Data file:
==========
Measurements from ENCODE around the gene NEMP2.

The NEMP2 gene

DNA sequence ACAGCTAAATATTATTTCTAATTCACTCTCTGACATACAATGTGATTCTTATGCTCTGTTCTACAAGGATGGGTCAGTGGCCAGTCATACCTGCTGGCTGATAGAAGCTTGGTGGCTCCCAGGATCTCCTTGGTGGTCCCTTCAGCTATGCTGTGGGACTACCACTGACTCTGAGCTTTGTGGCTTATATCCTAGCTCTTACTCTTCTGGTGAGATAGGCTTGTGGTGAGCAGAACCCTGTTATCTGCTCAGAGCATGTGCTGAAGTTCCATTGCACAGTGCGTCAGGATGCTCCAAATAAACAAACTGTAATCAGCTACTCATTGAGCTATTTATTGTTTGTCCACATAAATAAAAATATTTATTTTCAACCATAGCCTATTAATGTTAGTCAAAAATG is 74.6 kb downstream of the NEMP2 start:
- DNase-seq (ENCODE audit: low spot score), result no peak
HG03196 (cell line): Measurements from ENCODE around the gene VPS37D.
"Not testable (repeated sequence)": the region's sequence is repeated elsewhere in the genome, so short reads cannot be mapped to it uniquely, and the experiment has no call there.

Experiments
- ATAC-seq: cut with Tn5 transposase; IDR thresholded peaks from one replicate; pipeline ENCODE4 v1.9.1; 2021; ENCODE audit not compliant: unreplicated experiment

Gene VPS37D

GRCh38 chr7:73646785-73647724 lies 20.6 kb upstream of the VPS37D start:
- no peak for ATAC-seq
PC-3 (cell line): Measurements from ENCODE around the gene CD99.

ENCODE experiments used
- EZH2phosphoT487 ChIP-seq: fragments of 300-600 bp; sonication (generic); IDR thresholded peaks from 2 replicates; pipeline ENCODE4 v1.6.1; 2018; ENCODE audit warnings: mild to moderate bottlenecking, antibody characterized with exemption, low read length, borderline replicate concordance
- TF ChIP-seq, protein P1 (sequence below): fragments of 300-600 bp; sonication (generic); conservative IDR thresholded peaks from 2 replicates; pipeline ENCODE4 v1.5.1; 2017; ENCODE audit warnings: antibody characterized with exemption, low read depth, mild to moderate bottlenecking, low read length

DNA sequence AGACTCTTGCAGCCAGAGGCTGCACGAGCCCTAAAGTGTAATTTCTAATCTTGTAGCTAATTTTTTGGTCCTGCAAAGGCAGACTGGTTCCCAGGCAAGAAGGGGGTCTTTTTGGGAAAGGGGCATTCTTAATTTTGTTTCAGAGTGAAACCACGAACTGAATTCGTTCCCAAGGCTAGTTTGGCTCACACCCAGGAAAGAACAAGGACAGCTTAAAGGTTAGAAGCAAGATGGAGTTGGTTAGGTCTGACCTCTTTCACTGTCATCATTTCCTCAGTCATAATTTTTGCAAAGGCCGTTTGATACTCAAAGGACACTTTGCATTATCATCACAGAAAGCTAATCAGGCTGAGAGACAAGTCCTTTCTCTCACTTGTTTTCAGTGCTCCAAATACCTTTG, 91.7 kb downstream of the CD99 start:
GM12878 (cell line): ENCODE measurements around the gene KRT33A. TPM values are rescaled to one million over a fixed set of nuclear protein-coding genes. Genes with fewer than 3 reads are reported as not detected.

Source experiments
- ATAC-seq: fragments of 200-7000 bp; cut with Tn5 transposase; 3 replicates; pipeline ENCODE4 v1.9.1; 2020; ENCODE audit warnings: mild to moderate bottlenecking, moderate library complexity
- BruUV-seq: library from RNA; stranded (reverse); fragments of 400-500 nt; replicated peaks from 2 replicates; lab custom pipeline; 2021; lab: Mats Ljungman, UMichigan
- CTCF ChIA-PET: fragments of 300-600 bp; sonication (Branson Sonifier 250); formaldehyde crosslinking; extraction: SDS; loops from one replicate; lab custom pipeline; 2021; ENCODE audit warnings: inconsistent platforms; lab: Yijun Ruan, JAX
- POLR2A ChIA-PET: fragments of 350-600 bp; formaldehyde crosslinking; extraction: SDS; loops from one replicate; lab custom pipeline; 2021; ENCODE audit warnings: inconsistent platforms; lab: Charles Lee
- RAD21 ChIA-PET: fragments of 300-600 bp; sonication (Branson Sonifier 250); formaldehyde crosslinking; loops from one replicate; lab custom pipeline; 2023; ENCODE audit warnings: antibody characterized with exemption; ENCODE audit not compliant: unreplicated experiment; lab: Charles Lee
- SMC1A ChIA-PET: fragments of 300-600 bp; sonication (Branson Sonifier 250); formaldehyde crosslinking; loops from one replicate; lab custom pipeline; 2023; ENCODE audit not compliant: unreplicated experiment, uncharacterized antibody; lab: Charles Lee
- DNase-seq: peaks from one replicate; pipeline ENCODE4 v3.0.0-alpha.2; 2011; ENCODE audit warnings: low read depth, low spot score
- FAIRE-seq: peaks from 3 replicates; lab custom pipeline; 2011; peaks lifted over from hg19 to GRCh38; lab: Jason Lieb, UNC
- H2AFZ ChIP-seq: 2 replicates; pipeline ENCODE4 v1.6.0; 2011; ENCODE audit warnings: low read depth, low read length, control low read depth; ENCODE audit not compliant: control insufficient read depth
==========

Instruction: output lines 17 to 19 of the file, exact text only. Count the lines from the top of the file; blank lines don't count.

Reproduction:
GM12878 (cell line): ENCODE measurements around the gene KRT33A. TPM values are rescaled to one million over a fixed set of nuclear protein-coding genes. Genes with fewer than 3 reads are reported as not detected.

Source experiments
- ATAC-seq: fragments of 200-7000 bp; cut with Tn5 transposase; 3 replicates; pipeline ENCODE4 v1.9.1; 2020; ENCODE audit warnings: mild to moderate bottlenecking, moderate library complexity